By Meor Amri Meor Ayob
In this article, I will provide a hands-on opinion on two monsters of the deep, the Rolex Deepsea and the Deep Blue Depthmaster.
|The Rolex Deepsea is water resistant to a depth of 3,900 metres (12,800 feet). The 44 mm case is made out of 904L stainless steel with thick domed sapphire crystal and unidirectional rotatable bezel with a 60-minute graduated black Cerachrom insert.|
|The Deep Blue Depthmaster is water resistant to a depth of 3,000 metres (10,000 feet). The 49 mm case is made out of 316L stainless steel with thick domed sapphire crystal and unidirectional rotatable bezel with sapphire insert.|
These two watches were designed with the singular purpose; to enable extreme divers to make them their first choice watch for diving. However, here is where the similarity ends. From this point on, Rolex incorporates the need for styling to cater for connoisseurs whereas Deep Blue went on the need to make its creation tool-like and affordable for the normal Joe.
Rolex made the effort to create a patented divers extension whereas Deep Blue is contented to use the typical one-size only extension mechanism in the clasp.
The helium escape valve mechanism utilized is also different. For Rolex, its engineers created a gas escape valve fitted with a spring: it opens when the difference in pressure between the inside and outside of the watch reaches 3 to 5 bars, allowing the helium to escape, thereby protecting the watch. For Deep Blue, a manual system is used. A special crown at the 10 o’clock position needs to be manipulated manually if the user feels the pressure require equalization. Although this potentially puts the Depthmaster at risk if users forget to engage the valve when required, the assumption is that only professional divers will ever be in that position anyway and training will make them do the necessary to ensure all their equipment are protected.
The patented Rolex Glidelock fine adjustment system allows divers to adjust the length of the bracelet to fit over a diving suit, without using any tools. A toothed panel under the clasp cover provides an extension of up to 20 mm in 2 mm increments.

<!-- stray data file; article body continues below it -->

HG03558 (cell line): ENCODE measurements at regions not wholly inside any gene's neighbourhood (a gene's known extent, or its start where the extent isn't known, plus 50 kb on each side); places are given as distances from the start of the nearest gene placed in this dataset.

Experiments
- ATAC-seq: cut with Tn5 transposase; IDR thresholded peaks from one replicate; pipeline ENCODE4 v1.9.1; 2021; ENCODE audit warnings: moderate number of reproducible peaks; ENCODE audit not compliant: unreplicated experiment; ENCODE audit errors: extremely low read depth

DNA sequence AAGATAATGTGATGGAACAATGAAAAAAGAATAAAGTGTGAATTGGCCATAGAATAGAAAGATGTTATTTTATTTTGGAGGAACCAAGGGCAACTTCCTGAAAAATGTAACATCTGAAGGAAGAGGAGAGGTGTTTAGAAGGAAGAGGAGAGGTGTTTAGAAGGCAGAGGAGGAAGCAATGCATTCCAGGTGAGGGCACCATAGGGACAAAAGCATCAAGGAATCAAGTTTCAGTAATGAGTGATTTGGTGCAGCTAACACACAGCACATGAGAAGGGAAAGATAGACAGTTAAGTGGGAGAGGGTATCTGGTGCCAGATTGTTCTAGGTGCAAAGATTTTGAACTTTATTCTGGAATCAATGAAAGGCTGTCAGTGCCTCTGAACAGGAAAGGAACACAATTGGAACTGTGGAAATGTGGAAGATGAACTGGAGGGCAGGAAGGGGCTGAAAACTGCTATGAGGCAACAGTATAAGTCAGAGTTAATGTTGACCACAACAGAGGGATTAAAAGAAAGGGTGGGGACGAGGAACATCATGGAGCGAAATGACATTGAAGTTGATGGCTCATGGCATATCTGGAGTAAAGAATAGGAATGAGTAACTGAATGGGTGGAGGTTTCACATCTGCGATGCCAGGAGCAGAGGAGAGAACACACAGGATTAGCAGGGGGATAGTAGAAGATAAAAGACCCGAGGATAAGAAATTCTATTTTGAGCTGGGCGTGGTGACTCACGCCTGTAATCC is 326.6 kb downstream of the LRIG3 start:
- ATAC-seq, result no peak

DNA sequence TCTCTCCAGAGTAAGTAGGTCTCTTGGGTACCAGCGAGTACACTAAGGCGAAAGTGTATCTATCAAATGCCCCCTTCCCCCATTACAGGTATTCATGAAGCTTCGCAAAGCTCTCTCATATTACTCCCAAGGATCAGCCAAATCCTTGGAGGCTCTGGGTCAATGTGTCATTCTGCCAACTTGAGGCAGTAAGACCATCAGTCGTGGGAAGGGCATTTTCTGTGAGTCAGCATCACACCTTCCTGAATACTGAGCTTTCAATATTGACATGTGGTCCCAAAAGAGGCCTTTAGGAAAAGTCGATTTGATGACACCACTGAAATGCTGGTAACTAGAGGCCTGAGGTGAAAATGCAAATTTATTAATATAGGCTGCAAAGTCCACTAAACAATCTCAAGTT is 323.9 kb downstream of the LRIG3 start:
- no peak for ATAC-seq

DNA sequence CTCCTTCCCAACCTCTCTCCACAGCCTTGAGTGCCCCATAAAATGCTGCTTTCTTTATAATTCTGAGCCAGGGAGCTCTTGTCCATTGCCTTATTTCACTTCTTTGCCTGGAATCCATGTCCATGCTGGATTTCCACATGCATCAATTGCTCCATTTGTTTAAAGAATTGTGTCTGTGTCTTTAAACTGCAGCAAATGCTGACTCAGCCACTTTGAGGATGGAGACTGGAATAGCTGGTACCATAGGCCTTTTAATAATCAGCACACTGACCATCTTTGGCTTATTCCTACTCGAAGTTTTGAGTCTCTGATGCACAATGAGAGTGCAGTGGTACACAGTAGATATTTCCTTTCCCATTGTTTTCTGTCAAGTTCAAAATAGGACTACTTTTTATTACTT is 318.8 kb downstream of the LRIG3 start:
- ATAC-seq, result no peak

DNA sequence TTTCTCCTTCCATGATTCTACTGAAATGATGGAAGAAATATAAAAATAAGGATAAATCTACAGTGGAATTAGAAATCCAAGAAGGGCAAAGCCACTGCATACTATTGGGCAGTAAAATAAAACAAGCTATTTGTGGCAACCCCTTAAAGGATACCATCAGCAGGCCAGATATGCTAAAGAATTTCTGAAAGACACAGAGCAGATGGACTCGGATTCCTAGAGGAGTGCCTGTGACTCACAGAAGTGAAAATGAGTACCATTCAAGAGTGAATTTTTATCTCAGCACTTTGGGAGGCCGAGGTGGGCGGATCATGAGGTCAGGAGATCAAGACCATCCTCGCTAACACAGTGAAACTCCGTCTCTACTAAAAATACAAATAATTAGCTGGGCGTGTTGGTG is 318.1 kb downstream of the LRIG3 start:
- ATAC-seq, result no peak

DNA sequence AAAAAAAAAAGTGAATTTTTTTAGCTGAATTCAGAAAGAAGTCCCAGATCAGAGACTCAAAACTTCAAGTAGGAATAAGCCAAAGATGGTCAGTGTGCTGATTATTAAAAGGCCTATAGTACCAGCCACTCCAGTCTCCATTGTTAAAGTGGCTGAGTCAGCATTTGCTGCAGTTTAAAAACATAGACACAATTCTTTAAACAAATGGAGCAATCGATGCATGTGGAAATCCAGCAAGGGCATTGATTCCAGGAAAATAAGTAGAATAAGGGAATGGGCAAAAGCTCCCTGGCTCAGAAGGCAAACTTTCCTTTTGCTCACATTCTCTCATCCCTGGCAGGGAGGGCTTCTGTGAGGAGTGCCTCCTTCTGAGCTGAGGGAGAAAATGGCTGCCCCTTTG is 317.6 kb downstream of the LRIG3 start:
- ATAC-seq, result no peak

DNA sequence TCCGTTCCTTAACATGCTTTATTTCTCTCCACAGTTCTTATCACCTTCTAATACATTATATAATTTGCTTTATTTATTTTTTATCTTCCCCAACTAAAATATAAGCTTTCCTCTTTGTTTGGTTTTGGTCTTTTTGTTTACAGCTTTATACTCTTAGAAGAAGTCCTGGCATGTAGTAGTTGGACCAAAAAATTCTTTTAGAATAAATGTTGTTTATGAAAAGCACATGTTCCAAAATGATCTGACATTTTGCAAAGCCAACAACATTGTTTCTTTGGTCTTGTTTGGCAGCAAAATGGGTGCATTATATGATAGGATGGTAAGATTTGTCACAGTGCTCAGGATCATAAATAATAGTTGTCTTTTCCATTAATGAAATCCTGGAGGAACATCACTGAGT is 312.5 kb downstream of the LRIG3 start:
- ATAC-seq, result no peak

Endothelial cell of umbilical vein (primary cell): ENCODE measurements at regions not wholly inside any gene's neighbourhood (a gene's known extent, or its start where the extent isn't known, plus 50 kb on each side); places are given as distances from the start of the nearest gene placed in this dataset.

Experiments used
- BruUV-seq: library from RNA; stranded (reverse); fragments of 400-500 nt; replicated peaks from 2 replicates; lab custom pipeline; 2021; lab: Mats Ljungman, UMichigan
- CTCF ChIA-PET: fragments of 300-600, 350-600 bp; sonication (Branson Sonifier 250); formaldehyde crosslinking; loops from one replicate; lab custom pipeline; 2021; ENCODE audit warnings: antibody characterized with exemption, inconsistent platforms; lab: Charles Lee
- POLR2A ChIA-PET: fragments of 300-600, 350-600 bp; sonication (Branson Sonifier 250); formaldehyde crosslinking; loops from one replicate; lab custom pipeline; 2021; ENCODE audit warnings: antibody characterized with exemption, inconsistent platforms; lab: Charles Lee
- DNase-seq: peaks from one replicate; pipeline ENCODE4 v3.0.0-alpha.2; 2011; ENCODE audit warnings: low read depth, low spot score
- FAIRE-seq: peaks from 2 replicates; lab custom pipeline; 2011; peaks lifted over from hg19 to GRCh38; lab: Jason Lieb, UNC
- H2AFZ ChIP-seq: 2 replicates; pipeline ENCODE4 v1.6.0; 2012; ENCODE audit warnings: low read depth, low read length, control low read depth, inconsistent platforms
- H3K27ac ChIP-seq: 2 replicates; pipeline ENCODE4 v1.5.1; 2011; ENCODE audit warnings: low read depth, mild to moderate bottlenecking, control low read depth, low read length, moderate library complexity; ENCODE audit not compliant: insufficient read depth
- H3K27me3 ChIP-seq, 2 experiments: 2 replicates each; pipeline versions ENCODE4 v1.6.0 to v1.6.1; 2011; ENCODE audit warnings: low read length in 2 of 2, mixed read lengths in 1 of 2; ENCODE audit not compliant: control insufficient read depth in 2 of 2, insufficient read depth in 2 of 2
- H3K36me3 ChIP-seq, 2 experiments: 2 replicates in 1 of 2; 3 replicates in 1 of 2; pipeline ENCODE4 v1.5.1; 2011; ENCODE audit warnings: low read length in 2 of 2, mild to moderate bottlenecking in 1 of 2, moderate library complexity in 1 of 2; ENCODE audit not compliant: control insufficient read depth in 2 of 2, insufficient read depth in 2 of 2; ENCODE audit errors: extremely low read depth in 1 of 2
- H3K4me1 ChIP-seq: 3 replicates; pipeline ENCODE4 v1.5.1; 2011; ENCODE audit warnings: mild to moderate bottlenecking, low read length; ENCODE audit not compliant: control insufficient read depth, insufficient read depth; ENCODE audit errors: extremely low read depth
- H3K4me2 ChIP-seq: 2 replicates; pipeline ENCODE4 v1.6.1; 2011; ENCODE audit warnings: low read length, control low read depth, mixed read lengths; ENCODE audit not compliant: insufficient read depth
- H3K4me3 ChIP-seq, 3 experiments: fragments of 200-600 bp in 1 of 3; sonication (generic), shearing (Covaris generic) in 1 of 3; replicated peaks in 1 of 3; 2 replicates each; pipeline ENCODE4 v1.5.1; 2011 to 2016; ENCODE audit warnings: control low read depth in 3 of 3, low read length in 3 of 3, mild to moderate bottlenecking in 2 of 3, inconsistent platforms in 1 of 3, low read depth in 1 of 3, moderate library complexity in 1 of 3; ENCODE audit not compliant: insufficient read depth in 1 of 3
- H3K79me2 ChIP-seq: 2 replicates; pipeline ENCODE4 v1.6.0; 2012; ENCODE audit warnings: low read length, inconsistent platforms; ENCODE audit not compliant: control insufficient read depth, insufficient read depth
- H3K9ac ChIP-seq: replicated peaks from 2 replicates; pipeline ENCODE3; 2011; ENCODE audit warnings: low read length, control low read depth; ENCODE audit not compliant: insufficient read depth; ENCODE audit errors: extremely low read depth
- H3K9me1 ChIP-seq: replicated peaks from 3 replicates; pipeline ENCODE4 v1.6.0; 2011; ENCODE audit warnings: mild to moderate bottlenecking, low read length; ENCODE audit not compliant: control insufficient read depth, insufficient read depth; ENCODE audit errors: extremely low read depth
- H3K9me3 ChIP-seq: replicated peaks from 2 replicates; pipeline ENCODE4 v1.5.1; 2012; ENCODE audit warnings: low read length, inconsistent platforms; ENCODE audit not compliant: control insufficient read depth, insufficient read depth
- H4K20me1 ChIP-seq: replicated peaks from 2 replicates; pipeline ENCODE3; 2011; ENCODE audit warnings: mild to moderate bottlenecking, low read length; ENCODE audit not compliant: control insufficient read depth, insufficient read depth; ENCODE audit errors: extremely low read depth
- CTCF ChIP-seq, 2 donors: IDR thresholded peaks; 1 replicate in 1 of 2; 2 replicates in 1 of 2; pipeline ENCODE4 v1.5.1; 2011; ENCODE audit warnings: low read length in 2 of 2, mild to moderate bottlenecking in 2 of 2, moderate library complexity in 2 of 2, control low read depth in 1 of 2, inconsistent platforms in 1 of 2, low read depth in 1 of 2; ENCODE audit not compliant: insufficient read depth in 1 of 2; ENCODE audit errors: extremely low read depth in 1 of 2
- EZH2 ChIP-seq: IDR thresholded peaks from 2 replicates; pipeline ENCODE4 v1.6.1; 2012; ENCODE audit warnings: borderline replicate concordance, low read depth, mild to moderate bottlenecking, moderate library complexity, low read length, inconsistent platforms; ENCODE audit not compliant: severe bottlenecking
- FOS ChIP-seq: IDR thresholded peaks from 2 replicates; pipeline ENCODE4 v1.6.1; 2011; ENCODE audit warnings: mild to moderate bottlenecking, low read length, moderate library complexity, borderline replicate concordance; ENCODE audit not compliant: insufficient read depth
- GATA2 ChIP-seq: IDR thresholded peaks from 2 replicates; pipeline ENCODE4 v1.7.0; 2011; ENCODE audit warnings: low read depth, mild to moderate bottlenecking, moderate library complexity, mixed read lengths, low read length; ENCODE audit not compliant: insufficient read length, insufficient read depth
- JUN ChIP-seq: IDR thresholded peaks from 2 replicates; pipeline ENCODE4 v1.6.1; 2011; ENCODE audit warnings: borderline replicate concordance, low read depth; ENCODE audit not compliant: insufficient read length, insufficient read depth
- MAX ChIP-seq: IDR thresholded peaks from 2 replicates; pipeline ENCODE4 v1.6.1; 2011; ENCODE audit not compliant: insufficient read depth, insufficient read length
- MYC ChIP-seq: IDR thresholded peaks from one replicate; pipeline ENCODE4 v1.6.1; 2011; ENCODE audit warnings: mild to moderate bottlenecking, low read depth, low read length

Deep Blue provide a typical solid diver extension that extends to a additional 23 mm.
Nevertheless, the wearing experience is not at all different between these two watches. Both are heavyweights and the weight is obvious to the wearers (if you do wear it often, it’ll become natural after a while). Like I mentioned earlier, these are tool watches hence cannot be used in all occasions. Contrary to popular believe (or what the Rolex advert tries to portray), the Deepsea cannot be used properly if you are wearing tuxedos or suits. The height of the watch is too high and can never slip pass the cuffs (if you decide to use a wider cuff, it can disappear in it but then you won’t look good – style wise).
In the following set of four pictures, you can clearly see the height of these two watches. Interestingly, the case-back for the Depthmaster is extremely domed when compared to the Deepsea but does not drastically affect the ride of the watch on one’s wrist.
The width of the bracelet also plays a role. The Rolex’s lug width is 21 mm whereas the Depthmaster is 26 mm. To me, the Rolex appears slightly unbalanced while the Deep Blue looks normal and hides its true size. A 22 mm or 24 mm would have been better suited for the Deepsea.
In conclusion, that of you into big watches, wearing any of these two watches gives you confidence. The size, the weight and the sheer wrist presence makes them Kings-of-the-Deep. Nevertheless, given the choice, most, if not all will love to have the Deepsea. For practical reasons, the Depthmaster wins when it comes to value-for-money. For every one Deepsea, you can get fifteen (!) Depthmasters. Do you get the same ratio in terms of capabilities? Definitely not. What is important is the question every prospective owner should ask: Should I pay the high premium just for the brand Rolex or should it be put to better use somewhere else?